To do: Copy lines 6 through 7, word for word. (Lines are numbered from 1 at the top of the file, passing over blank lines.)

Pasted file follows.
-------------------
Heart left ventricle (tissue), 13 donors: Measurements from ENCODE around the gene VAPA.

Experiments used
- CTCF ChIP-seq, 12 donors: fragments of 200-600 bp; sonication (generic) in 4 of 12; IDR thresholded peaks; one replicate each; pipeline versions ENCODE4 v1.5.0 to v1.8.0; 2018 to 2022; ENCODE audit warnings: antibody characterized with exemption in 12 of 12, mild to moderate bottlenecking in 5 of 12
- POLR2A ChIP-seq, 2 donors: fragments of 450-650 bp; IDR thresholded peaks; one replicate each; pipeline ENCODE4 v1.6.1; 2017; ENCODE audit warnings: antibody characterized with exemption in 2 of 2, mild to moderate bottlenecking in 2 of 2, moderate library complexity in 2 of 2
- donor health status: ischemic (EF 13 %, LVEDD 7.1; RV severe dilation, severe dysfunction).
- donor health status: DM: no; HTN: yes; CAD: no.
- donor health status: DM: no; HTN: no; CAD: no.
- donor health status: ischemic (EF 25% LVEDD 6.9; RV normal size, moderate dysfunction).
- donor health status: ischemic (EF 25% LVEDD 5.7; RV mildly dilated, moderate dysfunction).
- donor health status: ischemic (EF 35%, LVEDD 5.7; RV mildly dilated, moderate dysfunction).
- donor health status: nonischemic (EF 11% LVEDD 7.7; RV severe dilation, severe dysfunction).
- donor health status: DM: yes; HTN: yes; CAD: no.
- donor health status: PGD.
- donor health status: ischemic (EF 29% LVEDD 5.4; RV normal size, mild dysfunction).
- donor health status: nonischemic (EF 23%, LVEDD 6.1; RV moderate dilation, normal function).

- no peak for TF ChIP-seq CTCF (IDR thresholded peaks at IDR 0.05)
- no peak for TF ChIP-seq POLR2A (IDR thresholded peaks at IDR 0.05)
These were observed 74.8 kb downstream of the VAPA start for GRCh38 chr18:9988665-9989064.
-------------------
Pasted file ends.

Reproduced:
- donor health status: DM: no; HTN: yes; CAD: no.
- donor health status: DM: no; HTN: no; CAD: no.